Gavin Aung Than had always found his greatest inspiration and influence from Bill Watterson, the creator of Calvin & Hobbes. Although Watterson retired more than ten years ago in 1995, when Gavin was still young, in the years that followed, Gavin began to immerse himself in the world Watterson had created and still draws inspiration from his favourite comics. Recently, Gavin took words from Watterson’s 1990 commencement speech to Kenyon College and brought them to life in a comic done in a style that mimics Calvin & Hobbes, as a tribute.

Watterson’s words themselves are thought provoking and inspiring – particularly for anyone in the process of figuring out the famous “what do I want to be when I grow up” and carving a niche out for themselves… So, most of us? The journey of self reflection and the pursuit of meaningful work certainly doesn’t stop after landing the first job and starting a career post-graduation. Usually, it’s only the beginning, and Watterson’s words reflect that.

Gavin’s tribute is beautiful. And it seems the world and old fans of Calvin & Hobbes think so too. The comic has since gone viral and been shared globally. It isn’t available in print, as it would go against Watterson’s own principles around licensing. However, you can see more of Gavin’s art and read about his tribute on his blog at Zen Pencils.

Inspiring words by Bill Watterson, comic by Gavin Aung Than

Billboard that creates potable water from the air

It all started with the impending start of the University of Engineering and Technology’s (UTEC) application period and its need to capture the attention of potential students. Based in Lima, Peru, where potable water is limited and the air humidity is 98%, the University launched a very different kind of campaign: a billboard advertising their school that also contained the technology necessary to capture the air humidity with an air filter and turning it into drinkable water through a condenser and water filter. Each billboard contained a water tank that could carry up to 20L of water.

UTEC not only showcases the very benefit of what their institution offers, but also developed a great way of building awareness and relationships with the very communities they want to draw students from at the grassroots level.

Everybody wins. And, it’s brilliant.

For the marketers and brands out there: how can you better integrate your product or service as a benefit to the communities you’re a part of? Is there a way of also integrating your messaging intrinsically into what you’re doing in a way that demonstrates what you offer – rather than just saying what you offer? Of course, not every product lends itself as beautifully to an idea and execution like UTEC, but perhaps there are other ways of bringing product offering and service to a community together that’s beyond donated dollars and the social responsibility programs often isolated from the rest of the company.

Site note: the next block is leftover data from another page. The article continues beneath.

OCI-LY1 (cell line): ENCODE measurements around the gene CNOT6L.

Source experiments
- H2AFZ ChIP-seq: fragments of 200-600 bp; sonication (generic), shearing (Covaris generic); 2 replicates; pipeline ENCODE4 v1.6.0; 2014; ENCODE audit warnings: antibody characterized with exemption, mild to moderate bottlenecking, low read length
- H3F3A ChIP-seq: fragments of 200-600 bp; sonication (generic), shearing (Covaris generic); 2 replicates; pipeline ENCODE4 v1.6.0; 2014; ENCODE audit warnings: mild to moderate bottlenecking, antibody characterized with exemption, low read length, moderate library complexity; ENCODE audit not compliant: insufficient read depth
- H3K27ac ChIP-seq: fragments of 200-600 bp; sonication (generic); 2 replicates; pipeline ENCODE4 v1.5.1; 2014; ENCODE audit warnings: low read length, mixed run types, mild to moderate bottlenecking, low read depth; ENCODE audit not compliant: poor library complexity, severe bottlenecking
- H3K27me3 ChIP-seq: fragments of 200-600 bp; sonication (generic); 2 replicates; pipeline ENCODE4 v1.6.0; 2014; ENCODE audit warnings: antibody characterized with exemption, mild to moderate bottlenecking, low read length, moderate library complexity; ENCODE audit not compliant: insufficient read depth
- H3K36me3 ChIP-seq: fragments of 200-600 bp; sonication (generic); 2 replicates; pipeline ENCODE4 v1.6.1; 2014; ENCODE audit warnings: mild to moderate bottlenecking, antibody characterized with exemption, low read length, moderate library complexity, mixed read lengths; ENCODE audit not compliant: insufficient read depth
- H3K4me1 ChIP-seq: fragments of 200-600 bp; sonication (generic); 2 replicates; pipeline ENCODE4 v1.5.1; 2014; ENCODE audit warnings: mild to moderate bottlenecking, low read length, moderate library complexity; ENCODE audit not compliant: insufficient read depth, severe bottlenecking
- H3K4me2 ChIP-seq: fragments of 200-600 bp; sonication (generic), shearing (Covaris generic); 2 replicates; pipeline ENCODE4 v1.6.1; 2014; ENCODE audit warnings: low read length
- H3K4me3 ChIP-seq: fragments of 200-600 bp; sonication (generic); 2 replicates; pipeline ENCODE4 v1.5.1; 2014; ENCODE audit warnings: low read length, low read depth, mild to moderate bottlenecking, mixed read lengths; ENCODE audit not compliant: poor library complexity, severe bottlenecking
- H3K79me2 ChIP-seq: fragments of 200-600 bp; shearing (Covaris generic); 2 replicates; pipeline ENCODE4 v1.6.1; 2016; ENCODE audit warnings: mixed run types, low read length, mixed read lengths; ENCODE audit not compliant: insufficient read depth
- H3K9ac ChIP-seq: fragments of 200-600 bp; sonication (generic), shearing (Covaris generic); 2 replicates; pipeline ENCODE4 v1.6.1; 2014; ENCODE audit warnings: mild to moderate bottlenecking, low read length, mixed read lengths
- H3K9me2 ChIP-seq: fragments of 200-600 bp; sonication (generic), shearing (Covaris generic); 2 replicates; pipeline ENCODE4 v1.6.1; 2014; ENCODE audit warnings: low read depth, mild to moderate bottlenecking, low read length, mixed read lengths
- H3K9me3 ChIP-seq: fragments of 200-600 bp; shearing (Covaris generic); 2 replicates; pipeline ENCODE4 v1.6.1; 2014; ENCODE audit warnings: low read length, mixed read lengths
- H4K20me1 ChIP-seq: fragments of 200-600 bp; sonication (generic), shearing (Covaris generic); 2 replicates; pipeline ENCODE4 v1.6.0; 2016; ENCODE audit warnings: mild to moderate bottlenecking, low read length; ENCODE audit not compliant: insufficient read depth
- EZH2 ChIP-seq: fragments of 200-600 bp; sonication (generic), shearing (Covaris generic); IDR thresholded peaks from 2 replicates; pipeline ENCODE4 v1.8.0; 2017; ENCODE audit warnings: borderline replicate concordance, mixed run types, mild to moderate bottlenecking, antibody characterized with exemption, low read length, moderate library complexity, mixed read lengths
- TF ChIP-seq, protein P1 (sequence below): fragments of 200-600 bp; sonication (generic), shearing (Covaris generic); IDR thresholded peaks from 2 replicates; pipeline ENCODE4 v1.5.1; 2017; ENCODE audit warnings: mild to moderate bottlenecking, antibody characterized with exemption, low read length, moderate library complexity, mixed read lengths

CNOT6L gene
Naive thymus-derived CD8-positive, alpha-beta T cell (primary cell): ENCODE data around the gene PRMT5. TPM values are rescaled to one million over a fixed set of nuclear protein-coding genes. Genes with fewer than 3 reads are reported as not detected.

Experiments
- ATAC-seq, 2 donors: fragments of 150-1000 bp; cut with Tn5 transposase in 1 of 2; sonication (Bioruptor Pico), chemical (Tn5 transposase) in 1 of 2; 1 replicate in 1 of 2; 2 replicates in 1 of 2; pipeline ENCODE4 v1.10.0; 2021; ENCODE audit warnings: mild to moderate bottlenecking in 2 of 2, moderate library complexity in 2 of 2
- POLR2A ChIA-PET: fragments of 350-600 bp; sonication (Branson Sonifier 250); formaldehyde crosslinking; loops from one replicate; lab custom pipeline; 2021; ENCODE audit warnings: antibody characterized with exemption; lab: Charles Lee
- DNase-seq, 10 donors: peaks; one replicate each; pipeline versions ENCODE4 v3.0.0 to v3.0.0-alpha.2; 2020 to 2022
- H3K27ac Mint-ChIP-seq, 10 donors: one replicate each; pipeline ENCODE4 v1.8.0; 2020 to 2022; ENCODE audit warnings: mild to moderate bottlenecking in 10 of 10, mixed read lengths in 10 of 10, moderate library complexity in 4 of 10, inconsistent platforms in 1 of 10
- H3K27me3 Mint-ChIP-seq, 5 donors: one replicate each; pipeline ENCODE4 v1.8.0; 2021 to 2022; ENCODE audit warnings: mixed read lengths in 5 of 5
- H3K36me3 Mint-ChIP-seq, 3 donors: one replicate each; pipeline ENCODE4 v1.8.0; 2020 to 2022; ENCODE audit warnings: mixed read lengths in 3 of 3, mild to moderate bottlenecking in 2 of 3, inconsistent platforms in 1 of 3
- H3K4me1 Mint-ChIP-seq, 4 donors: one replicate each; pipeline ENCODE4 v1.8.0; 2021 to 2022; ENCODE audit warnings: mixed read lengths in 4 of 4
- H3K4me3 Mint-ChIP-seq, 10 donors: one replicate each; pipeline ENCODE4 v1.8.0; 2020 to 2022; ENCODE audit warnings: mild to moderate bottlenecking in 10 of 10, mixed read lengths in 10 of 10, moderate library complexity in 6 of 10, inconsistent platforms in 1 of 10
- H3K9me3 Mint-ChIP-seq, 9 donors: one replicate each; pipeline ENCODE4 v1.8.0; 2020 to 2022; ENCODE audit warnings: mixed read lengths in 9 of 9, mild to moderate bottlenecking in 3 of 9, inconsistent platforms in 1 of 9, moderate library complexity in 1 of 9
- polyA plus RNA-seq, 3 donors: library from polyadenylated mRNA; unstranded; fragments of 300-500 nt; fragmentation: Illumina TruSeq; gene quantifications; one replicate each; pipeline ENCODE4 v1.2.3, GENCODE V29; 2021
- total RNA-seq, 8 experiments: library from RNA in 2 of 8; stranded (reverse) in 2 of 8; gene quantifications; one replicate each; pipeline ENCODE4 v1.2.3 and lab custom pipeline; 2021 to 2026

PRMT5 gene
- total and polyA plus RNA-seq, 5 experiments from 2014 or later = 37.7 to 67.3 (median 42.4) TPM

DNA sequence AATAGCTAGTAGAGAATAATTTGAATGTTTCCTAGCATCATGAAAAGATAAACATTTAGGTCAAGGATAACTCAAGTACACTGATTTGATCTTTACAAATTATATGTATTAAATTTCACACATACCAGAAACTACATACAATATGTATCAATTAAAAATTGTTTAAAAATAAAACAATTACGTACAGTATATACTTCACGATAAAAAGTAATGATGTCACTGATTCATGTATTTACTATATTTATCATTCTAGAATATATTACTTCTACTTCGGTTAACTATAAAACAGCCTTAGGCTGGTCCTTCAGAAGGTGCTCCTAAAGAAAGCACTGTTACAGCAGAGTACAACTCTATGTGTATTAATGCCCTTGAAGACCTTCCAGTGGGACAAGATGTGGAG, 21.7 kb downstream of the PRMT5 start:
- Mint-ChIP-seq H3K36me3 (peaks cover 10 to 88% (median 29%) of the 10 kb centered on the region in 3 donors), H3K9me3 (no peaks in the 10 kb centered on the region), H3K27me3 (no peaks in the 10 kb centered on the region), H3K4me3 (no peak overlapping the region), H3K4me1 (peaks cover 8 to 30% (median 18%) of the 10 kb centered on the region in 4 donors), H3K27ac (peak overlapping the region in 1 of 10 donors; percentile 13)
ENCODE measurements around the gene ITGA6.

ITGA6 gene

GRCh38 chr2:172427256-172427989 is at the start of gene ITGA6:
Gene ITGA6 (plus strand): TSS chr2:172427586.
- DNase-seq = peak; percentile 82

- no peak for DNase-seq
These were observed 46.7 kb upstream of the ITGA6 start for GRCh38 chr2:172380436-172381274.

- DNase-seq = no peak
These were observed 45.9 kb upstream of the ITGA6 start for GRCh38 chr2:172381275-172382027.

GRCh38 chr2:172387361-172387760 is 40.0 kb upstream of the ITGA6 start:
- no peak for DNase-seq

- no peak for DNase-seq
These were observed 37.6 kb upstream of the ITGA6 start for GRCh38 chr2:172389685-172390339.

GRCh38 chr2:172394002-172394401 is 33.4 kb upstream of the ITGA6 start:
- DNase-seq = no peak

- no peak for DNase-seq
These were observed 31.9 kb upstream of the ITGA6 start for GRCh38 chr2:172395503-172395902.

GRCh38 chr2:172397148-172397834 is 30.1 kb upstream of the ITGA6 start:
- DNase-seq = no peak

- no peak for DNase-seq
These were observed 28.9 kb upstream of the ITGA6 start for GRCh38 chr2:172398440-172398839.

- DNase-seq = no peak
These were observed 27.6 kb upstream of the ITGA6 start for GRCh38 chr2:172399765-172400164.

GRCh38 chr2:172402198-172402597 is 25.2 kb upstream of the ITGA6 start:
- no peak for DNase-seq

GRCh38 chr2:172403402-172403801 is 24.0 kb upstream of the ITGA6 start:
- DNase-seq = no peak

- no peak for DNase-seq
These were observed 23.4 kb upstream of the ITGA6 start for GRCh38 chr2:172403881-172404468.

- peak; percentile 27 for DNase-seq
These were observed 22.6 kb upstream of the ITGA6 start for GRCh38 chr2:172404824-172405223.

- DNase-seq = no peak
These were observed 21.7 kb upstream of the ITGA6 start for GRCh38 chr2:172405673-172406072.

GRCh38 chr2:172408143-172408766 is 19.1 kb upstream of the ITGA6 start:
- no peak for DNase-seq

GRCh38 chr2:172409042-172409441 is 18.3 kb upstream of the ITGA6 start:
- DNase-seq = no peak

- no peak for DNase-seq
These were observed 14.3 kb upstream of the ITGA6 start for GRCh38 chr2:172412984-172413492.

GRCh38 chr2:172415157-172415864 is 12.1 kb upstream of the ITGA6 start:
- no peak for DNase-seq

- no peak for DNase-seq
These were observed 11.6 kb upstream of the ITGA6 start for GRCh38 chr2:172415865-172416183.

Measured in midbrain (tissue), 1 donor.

Something to think about.

Dan Pallotta: A call to change how we think about charity and fundraising

The not for profit sector is a topic that has been frequenting mealtime conversation in my circles lately. So, when I watched Dan Pallotta’s TED Talk about (in his words) “how the things we’ve been taught to think about giving and about charity and about the non profit sector are actually undermining the causes we love and our profound yearning to change the world”, I was struck by how ripe the conversation was and how strongly his words resonated.

In a time when the new generations entering the workforce are increasingly driven to find fulfilling work that ties into social good, and organizations are faced with growing pressure to operate more transparently, taking into account a deeper set of social, environmental, and financial responsibilities… the social good and cause sector is evolving far beyond just philanthropy and sponsorship. It is becoming an integral part of business, our social fabric, and an expectation. The not for profit sector can’t help but also experience a shift alongside this evolution.

Pallotta has a great deal of experience and expertise in the area being the intellectual powerhouse who invented the multi-day charitable event through AIDS Rides and Breast Cancer 3-Days years ago, and activated a tremendous amount of support and participation through his events and initiatives. But these successes were not without their challenges – which he gets into in his talk.

Aside from perfectly articulating the core disadvantages he feels the charity-sector faces, Pallotta sends a compelling message about how we think about charities, giving, and not for profit and the ideological shift required to really make a difference. It’s inspiring.

At the heart of his talk, Pallotta speaks to five major areas where non profits are disadvantaged when compared to for profits. Read more